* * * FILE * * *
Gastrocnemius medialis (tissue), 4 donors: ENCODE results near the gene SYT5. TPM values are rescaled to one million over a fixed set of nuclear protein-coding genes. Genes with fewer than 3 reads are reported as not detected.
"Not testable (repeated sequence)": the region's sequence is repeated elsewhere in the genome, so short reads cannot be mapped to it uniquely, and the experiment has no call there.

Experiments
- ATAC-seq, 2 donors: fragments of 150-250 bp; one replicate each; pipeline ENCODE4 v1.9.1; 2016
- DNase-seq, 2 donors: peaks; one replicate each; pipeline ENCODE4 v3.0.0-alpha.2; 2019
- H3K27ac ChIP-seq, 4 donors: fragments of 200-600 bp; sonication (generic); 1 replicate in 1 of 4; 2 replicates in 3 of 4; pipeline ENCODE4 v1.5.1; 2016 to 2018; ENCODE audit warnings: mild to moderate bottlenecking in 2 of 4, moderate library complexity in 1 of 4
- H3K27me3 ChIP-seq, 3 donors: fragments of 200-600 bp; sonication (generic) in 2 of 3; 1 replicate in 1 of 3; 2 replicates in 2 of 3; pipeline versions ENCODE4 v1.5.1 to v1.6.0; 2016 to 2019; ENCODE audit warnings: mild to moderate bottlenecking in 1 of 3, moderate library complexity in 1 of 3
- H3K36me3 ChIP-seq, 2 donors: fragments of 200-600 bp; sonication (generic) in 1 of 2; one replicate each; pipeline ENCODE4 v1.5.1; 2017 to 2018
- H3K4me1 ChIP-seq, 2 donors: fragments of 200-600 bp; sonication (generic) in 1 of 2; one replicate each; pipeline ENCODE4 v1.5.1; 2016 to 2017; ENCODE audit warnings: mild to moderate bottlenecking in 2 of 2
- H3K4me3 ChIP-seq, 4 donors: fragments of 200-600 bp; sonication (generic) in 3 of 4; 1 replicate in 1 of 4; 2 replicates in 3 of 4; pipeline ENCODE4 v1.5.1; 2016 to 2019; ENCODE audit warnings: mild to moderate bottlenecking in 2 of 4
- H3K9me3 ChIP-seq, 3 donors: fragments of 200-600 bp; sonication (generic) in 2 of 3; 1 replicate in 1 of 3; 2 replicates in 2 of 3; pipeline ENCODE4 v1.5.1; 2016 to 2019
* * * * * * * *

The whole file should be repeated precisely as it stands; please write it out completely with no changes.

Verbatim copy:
Gastrocnemius medialis (tissue), 4 donors: ENCODE results near the gene SYT5. TPM values are rescaled to one million over a fixed set of nuclear protein-coding genes. Genes with fewer than 3 reads are reported as not detected.
"Not testable (repeated sequence)": the region's sequence is repeated elsewhere in the genome, so short reads cannot be mapped to it uniquely, and the experiment has no call there.

Experiments
- ATAC-seq, 2 donors: fragments of 150-250 bp; one replicate each; pipeline ENCODE4 v1.9.1; 2016
- DNase-seq, 2 donors: peaks; one replicate each; pipeline ENCODE4 v3.0.0-alpha.2; 2019
- H3K27ac ChIP-seq, 4 donors: fragments of 200-600 bp; sonication (generic); 1 replicate in 1 of 4; 2 replicates in 3 of 4; pipeline ENCODE4 v1.5.1; 2016 to 2018; ENCODE audit warnings: mild to moderate bottlenecking in 2 of 4, moderate library complexity in 1 of 4
- H3K27me3 ChIP-seq, 3 donors: fragments of 200-600 bp; sonication (generic) in 2 of 3; 1 replicate in 1 of 3; 2 replicates in 2 of 3; pipeline versions ENCODE4 v1.5.1 to v1.6.0; 2016 to 2019; ENCODE audit warnings: mild to moderate bottlenecking in 1 of 3, moderate library complexity in 1 of 3
- H3K36me3 ChIP-seq, 2 donors: fragments of 200-600 bp; sonication (generic) in 1 of 2; one replicate each; pipeline ENCODE4 v1.5.1; 2017 to 2018
- H3K4me1 ChIP-seq, 2 donors: fragments of 200-600 bp; sonication (generic) in 1 of 2; one replicate each; pipeline ENCODE4 v1.5.1; 2016 to 2017; ENCODE audit warnings: mild to moderate bottlenecking in 2 of 2
- H3K4me3 ChIP-seq, 4 donors: fragments of 200-600 bp; sonication (generic) in 3 of 4; 1 replicate in 1 of 4; 2 replicates in 3 of 4; pipeline ENCODE4 v1.5.1; 2016 to 2019; ENCODE audit warnings: mild to moderate bottlenecking in 2 of 4
- H3K9me3 ChIP-seq, 3 donors: fragments of 200-600 bp; sonication (generic) in 2 of 3; 1 replicate in 1 of 3; 2 replicates in 2 of 3; pipeline ENCODE4 v1.5.1; 2016 to 2019